Before a matter is set for trial, every attempt is made to reach a favorable resolution without the risk and uncertainty of trial. Even when a client is confident about his chance of success at trial, we treat trials like surgery: there is always the chance that something could go seriously wrong. We are always cautiously optimistic, but we strike to be appropriately realistic in advising a client whether or not to go to trial.
This is often a tough objective because the reason each of decided to practice criminal law is that we enjoy practicing in the courtroom. Negotiating a dismissal of a case is a good feeling, but for some reason the pronouncement of innocence by a judge or jury offers an unparalleled feeling of vindication. Like most lawyers, we're competitive and battling with opposing counsel in trial and contested hearings is as much about our own personal professional performance as it is for advocacy for our clients.
When negotiation is unsuccessful, the lawyers in the Firm have outstanding experience in handling contested hearings, trials before the court, trials before 6 and 12 person juries in both state and federal court, and tense oral arguments before the highest criminal court in Texas. One of the single-most important qualities the Firm looks for in hiring attorneys is the strength of their law and motions practice, oral advocacy, and overall effectiveness in trial. We try lawsuits in pairs, and each trial team is assembled to match the strengths of the lawyers for the particular client and pending accusation.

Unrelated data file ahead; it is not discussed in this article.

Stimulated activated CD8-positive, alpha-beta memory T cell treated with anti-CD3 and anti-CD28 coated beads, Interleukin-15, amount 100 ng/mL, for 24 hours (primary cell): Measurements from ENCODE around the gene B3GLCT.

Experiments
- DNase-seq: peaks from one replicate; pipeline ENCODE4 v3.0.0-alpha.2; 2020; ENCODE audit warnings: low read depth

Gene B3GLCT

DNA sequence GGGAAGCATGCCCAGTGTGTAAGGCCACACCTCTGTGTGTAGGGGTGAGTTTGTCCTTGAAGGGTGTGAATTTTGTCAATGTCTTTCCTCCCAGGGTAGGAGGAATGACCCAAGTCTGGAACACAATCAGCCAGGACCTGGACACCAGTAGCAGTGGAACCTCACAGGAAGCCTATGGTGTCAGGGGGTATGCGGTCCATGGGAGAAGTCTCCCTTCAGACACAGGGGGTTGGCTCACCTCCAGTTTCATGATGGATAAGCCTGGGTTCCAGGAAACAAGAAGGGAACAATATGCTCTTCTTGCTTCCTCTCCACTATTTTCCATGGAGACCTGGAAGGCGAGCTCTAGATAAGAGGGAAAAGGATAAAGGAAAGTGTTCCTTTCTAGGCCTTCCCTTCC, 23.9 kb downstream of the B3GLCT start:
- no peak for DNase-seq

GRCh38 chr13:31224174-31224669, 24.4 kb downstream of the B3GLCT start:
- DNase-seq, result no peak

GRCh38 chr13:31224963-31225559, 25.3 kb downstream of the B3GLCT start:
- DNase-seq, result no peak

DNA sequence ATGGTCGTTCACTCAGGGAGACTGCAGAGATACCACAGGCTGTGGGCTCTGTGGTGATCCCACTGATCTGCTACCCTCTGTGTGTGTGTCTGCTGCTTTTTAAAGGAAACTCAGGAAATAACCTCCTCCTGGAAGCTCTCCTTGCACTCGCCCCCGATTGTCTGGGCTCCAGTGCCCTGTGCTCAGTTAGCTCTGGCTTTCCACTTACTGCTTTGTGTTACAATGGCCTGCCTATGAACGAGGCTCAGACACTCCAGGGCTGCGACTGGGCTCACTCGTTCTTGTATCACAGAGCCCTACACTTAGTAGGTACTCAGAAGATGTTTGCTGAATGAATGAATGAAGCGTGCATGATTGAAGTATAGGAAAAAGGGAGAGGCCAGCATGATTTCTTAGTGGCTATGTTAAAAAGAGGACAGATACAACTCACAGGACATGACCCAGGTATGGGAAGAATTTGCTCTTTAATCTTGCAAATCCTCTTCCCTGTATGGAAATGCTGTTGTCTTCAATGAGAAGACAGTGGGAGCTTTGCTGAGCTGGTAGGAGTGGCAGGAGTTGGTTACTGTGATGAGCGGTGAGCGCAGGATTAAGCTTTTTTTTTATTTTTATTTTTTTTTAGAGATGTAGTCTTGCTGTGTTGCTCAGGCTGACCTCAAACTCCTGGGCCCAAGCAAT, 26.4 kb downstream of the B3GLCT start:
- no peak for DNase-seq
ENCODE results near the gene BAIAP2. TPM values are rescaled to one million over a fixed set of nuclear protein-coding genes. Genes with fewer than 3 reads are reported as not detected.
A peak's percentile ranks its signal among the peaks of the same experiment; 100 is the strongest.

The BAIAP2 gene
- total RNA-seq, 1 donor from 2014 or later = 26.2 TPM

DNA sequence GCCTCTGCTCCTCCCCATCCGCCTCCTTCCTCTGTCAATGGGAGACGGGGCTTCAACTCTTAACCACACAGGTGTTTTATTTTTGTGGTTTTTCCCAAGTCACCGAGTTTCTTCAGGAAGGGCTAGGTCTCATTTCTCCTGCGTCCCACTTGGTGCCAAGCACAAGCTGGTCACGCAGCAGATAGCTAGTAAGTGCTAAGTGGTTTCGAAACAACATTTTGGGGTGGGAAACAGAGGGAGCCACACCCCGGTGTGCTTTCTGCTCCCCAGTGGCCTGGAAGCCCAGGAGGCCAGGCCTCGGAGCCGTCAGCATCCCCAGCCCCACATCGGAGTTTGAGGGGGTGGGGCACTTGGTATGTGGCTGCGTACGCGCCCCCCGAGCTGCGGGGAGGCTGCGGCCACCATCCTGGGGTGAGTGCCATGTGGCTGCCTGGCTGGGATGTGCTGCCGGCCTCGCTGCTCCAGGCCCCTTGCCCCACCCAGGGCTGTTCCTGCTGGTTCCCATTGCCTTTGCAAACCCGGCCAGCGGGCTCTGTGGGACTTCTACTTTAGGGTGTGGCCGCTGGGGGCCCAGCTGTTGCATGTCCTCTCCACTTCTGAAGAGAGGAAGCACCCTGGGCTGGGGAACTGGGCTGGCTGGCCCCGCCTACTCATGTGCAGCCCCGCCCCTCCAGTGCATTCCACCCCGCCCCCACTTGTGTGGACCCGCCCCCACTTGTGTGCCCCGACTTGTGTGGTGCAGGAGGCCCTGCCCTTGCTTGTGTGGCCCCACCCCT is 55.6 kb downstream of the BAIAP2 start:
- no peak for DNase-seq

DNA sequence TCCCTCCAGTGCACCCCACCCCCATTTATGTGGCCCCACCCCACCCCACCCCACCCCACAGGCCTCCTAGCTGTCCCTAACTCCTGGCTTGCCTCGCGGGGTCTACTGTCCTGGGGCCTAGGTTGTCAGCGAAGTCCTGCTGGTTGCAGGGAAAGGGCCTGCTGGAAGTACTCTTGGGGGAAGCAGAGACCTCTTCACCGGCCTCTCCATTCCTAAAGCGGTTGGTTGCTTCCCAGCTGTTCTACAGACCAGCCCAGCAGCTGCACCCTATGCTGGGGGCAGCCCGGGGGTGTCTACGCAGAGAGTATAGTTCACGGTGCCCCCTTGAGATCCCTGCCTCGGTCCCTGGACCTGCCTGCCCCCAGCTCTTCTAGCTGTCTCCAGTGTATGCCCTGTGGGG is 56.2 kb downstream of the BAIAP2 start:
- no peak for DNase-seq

We enjoy working with clients who can participate in a joint endeavor of an intelligent assessment of the strengths and weaknesses of their case. After we've weighed the options and it appears that the best course of action is to go to trial, we enjoy the methodical preparation leading up to it. (On average, we spend 15-20 hours preparing for each hour in trial). We spend a great deal of time explaining the process to our client so they can continue to be an active participant in their defense, and we begin and end every trial as a strong, unified team.
Because we have the good fortune of having a larger office, we routinely participate in trial training exercises and mock cross-examinations in which every lawyer on staff adds to the preparation. We have also been hired by other lawyers to sit as a second chair during trial, as well as to handle the trial altogether.
Not every case should go to trial. For the ones that should, we welcome the opportunity to advocate for our client.